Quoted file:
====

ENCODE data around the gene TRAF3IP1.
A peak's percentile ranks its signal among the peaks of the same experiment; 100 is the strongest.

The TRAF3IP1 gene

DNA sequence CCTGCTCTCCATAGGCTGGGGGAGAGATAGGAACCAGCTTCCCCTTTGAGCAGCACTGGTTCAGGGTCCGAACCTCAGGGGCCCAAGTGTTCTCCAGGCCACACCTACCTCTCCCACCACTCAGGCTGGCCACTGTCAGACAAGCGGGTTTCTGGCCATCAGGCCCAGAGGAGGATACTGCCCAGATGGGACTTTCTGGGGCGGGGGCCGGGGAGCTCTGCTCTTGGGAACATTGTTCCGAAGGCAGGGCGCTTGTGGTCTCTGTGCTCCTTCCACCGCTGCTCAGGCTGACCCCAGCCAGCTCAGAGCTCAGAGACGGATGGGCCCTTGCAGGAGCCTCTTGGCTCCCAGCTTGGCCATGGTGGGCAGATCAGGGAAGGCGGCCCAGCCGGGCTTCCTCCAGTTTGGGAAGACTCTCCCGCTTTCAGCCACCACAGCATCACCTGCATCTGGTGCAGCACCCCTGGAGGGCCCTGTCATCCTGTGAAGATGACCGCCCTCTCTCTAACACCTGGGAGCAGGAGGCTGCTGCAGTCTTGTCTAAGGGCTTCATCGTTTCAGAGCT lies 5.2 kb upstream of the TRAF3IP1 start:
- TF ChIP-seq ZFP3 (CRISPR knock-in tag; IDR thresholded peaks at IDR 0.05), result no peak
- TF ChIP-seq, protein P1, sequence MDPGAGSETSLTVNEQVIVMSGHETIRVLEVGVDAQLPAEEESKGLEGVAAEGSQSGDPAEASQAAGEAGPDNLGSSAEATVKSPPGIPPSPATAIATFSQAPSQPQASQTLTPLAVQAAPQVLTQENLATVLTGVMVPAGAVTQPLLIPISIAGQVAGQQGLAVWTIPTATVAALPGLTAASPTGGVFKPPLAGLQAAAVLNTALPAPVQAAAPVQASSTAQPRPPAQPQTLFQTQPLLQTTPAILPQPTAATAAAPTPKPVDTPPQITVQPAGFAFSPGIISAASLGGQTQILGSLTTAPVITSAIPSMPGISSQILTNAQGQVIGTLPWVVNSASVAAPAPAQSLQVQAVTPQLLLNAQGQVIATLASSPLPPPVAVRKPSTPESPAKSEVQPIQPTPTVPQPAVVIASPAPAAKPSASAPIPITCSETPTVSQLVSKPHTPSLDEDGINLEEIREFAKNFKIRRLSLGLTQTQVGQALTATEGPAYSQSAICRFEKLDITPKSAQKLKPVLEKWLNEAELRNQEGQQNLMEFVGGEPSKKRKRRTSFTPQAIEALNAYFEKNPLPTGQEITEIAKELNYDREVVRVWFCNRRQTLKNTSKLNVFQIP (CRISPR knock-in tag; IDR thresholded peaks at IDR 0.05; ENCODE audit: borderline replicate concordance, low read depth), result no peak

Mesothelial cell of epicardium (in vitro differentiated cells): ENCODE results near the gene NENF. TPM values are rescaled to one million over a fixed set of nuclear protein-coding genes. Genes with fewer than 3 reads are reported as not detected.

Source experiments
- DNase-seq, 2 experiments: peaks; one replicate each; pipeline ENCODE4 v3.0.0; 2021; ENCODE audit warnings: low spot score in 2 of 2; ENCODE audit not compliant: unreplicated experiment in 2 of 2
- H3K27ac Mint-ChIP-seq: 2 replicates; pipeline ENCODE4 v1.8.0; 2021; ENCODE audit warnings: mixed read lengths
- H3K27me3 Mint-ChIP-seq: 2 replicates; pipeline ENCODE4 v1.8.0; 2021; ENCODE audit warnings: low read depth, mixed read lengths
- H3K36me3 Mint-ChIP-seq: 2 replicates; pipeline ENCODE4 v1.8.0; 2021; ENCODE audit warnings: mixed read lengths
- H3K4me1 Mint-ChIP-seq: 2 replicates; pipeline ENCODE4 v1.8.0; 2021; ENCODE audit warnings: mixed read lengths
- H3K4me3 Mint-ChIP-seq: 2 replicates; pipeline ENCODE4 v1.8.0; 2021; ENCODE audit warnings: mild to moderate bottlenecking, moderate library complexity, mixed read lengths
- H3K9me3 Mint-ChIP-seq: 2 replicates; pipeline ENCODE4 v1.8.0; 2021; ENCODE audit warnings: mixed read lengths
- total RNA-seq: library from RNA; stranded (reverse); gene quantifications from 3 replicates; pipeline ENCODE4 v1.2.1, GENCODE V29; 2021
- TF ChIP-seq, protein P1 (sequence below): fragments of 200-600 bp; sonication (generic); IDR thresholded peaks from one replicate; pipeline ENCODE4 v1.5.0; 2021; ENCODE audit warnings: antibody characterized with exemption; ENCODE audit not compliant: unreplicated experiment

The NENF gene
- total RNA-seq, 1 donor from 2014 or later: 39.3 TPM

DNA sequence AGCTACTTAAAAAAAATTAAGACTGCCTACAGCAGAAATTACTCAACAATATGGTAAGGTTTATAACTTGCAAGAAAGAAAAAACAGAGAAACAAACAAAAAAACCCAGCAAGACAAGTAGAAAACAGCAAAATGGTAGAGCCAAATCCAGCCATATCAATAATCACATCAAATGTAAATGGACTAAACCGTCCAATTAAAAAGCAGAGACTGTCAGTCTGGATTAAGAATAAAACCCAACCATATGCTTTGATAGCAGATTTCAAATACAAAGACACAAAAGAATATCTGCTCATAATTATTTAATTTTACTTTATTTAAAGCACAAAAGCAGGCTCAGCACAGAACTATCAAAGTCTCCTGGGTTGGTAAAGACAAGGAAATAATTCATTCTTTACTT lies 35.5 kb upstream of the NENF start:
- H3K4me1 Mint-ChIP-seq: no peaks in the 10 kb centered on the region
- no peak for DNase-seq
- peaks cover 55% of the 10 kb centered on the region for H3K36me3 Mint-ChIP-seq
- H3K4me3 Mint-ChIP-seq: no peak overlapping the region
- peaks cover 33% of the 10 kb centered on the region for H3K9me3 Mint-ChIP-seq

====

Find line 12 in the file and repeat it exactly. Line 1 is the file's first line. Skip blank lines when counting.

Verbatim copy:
- H3K36me3 Mint-ChIP-seq: 2 replicates; pipeline ENCODE4 v1.8.0; 2021; ENCODE audit warnings: mixed read lengths